–Chris Robinson


Catherine Lamb
Muto Infinitas
Another Timbre at173

Composer Catherine Lamb’s Muto Infinitas has been a work-in-progress over the last five years. Lamb began writing the piece specifically for flautist Rebecca Lane upon her purchase of an Eva Kingma quartertone bass flute. The instrument is designed to allow the playing of complete chromatic quartertone scales through all the registers as well as enabling an extended set of chromatic multiphonics and pitch control. Starting with the microtonal and timbral possibilities of the instrument, Lamb developed the just intonation piece with an ear toward how it expands harmonically over time, with threads of melody emerging in barely perceptible ways. Lane describes it in her interview on the Another Timbre site as follows. “The piece is unmetered – the double bass, as a sustaining instrument, follows the voicings of the flute, whose gradually diminishing breath lengths generate the movement from harmony to melody over around 60 minutes. However, it’s an ambiguous zone between harmony and melody, consonance and dissonance, the individual timbre of our instruments and their timbral fusion.”

This version, recorded over two days, pairs Lane with bassist Jon Heilbron, whose own work with microtonality makes him an ideal partner. The score is constructed from underlying ratios, frequencies or partial numbers defining the notation, starting with long held notes that vibrate against each other, providing a framework for the two musicians to delve in to the ensuing microtonal relationships. Lane resonant, rounded delivery downplays the breathiness so often inherent to the instrument, with a soft attack and clean release that lays the tones out with resolute clarity. She observes that “I like to think of myself as a frequency producer rather than a flute player, finding freedom through numbers ... Re-approaching melodic material from this angle helps me to put aside the historical baggage of my instrument and find pleasure in melody again.” One is struck with sonic colors of the piece; how the arco harmonics and overtones of the bass merge with the deep frequencies of the flute. Heilbron favors the upper registers of his bass, astutely melding the harmonics of the bass and pacing of his bowing with his partner’s playing.

The piece builds slowly, with long intertwined tones that open up into short silent pauses. The phrasing and pacing are not readily discernable and one is quickly engulfed in the measured progression. Shifts in densities and layers occur gradually blurring any notion of transition. Instead, it unfolds with a muted reserve, continuing to reveal subtle nuances through repeated listens. Listening is akin to wandering through an expansive architectural space at dusk, coming across vestibules and corridors that are illuminated by the changeable light. By midway through, as threads of melodic kernels begin to appear, the layers of microtones sound almost like the quavering chords of a harmonium. In the final third, Heilbron begins to introduce some lower register playing, sometimes mirroring and other times playing off of Lane, adding new harmonic layers to the mix adding additional gradations to the mix. As the piece draws to a close, shifting striations of melody and harmony come to the fore, bringing things to a transcendent conclusion.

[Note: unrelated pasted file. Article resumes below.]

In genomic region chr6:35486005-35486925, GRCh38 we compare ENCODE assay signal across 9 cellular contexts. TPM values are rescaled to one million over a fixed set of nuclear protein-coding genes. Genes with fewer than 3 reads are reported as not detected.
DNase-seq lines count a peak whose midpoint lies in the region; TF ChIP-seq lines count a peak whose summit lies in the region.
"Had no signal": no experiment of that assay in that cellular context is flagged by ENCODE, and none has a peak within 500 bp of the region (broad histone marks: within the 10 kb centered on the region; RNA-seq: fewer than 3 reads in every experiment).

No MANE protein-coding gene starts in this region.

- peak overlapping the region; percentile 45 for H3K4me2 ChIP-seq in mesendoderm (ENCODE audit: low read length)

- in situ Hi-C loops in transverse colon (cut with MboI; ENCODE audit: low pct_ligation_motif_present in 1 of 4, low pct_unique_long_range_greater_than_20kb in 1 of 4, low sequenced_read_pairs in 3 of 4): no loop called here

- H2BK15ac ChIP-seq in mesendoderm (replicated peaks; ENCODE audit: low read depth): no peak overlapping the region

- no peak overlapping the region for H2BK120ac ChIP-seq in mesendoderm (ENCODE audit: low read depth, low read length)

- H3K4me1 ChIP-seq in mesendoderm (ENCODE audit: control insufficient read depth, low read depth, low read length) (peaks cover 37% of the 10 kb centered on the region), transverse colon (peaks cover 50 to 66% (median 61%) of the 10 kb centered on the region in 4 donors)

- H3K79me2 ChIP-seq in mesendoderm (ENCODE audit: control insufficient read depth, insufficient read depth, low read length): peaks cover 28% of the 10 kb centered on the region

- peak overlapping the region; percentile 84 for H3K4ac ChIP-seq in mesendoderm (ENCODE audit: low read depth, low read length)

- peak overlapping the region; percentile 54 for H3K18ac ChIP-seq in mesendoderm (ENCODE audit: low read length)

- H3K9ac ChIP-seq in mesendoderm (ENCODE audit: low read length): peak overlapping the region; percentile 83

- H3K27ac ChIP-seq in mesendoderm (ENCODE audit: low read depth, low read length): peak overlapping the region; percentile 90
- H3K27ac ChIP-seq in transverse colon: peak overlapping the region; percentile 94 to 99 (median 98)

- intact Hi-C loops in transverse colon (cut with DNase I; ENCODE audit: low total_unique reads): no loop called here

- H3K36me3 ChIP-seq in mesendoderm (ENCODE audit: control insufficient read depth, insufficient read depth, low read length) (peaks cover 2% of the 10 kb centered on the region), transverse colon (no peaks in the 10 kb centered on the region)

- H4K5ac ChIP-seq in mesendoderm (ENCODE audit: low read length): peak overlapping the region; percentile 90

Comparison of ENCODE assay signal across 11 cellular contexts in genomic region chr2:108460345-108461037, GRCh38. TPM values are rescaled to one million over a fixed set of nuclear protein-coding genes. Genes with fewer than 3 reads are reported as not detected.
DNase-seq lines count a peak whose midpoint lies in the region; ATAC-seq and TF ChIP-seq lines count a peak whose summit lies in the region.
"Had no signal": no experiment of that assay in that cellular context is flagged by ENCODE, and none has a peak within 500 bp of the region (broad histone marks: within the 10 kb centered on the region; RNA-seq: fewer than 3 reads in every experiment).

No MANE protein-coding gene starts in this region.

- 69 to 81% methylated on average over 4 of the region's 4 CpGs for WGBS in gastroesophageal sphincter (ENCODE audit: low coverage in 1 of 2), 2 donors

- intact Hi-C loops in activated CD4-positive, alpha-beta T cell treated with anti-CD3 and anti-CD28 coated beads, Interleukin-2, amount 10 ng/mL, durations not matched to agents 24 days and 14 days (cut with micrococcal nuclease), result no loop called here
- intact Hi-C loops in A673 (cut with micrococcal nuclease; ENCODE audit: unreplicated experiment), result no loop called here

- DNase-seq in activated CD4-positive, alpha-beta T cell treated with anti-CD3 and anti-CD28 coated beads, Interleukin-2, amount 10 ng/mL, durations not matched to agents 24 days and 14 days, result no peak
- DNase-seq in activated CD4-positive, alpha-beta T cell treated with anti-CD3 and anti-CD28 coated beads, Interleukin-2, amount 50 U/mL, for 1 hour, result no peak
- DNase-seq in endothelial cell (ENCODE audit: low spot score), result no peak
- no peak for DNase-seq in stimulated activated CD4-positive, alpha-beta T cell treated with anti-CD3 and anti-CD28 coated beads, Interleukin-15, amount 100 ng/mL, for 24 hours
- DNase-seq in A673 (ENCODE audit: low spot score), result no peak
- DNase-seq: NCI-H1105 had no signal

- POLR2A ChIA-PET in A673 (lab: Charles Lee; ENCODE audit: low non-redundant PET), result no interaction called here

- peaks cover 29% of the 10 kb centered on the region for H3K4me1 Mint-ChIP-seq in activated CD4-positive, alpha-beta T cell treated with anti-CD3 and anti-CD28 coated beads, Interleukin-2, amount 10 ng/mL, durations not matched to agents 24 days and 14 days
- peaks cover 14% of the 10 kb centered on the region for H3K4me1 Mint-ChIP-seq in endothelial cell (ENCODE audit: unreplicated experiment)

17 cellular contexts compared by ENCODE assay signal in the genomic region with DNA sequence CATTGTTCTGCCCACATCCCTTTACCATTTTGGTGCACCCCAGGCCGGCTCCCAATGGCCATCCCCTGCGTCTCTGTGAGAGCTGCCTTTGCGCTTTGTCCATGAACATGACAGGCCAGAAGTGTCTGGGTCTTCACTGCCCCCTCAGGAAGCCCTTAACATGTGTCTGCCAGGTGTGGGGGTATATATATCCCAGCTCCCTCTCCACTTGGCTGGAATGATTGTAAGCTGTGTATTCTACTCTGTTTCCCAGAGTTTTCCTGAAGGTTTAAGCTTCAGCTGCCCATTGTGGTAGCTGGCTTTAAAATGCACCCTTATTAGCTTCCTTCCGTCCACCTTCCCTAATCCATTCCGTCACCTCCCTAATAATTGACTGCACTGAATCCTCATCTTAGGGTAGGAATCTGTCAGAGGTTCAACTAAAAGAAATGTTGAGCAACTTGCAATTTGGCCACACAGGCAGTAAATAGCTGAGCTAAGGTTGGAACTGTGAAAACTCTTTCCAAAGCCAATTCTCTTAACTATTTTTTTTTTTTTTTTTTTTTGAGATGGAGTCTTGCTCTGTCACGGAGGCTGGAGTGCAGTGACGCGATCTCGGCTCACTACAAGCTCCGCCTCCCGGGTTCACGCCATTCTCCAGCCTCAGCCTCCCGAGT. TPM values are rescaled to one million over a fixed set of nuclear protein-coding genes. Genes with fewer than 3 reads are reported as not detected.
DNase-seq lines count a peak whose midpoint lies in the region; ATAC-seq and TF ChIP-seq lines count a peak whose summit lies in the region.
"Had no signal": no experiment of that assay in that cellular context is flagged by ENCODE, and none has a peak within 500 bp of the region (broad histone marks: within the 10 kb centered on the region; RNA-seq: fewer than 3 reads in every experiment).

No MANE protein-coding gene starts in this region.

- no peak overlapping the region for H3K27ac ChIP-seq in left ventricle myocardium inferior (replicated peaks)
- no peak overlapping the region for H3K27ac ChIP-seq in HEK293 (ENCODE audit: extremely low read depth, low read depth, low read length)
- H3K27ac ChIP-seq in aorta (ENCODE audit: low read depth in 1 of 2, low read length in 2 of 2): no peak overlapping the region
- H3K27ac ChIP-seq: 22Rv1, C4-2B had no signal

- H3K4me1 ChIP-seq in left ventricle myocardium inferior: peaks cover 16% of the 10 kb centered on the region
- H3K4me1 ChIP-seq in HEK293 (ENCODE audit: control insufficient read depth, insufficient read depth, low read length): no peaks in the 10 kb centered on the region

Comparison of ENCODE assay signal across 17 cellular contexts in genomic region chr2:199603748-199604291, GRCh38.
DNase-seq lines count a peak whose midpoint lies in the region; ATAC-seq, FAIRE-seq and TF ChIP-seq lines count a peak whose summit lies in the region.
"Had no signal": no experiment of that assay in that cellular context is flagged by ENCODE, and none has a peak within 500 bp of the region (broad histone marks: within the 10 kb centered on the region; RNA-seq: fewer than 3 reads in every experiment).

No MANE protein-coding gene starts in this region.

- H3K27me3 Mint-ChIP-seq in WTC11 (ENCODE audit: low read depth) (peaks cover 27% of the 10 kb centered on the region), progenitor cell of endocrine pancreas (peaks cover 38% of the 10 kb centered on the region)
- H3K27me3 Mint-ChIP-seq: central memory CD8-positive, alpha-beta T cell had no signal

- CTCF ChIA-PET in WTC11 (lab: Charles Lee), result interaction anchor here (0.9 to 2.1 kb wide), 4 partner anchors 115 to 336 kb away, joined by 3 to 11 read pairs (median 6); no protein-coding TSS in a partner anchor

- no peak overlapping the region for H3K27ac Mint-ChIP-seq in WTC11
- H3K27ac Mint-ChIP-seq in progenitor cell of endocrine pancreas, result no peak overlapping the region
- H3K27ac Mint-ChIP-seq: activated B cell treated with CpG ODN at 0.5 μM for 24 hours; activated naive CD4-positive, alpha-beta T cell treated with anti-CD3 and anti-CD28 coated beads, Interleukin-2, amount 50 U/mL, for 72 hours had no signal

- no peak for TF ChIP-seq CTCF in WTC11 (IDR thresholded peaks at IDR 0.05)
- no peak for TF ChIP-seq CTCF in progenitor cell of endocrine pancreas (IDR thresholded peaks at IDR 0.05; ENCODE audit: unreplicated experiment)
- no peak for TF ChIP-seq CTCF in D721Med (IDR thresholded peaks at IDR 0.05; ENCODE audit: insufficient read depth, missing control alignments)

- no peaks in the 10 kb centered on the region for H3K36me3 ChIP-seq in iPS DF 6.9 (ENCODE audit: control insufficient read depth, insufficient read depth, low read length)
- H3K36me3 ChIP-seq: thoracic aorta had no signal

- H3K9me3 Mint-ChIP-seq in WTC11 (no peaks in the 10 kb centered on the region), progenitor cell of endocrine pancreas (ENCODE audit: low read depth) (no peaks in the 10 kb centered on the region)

–Michael Rosenstein


Paul Lovens + Florian Stoffner
ezz-thetics 1026

It’s got to be awfully intimidating to play in a duo with the amazing percussionist Paul Lovens. When some of your previous duo partners include Paul Lytton, Alex von Schlippenbach, Mats Gustafsson, and Cecil Taylor, you know you’re in some heavy company. But the resourceful Swiss guitarist Florian Stoffner, whom some might know for his work with Manuel Mengis, has not only chops, but a range of sound devices and techniques that fit marvelously with Lovens’ voice.

The four pieces on this brief record constituted the duo’s set at 2019’s Sound Disobedience Festival in Ljubljana. Lovens is in customarily fine form, and within just a few minutes it’s clear that Stoffner is at least partly indebted to plectrists like Joe Sachse and Stefan Wittwer. They’re hardly household names, but Stoffner’s got a similarly percussive style, filled with choked notes, rough slashes behind the bridge, judicious taps, and volume swells. It works terrifically with Lovens’ gift for timbre and contrast, from small clacks to ferocious low-tom thud.